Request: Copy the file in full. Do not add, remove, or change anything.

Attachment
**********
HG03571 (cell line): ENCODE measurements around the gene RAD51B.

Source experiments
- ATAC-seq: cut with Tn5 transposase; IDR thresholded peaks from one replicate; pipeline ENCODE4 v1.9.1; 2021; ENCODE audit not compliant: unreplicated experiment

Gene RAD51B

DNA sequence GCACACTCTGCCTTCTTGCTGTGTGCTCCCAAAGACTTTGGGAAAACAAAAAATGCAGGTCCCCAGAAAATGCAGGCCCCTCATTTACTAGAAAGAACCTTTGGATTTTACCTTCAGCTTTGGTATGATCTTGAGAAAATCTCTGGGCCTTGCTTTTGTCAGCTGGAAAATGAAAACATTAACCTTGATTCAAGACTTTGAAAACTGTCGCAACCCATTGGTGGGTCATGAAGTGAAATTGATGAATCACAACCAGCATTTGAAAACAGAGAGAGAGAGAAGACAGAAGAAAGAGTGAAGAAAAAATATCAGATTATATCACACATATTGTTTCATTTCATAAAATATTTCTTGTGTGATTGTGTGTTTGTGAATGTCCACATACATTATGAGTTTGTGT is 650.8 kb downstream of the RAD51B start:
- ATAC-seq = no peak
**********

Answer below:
HG03571 (cell line): ENCODE measurements around the gene RAD51B.

Source experiments
- ATAC-seq: cut with Tn5 transposase; IDR thresholded peaks from one replicate; pipeline ENCODE4 v1.9.1; 2021; ENCODE audit not compliant: unreplicated experiment

Gene RAD51B

DNA sequence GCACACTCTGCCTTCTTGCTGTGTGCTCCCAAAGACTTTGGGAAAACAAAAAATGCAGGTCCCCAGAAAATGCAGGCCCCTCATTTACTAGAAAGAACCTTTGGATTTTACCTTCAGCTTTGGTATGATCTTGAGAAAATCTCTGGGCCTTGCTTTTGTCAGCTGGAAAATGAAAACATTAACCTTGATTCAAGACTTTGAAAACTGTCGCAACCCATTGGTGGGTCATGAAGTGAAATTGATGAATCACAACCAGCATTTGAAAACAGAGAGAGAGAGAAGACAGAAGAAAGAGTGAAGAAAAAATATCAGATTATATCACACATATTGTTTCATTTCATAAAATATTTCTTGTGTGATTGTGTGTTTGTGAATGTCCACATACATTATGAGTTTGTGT is 650.8 kb downstream of the RAD51B start:
- ATAC-seq = no peak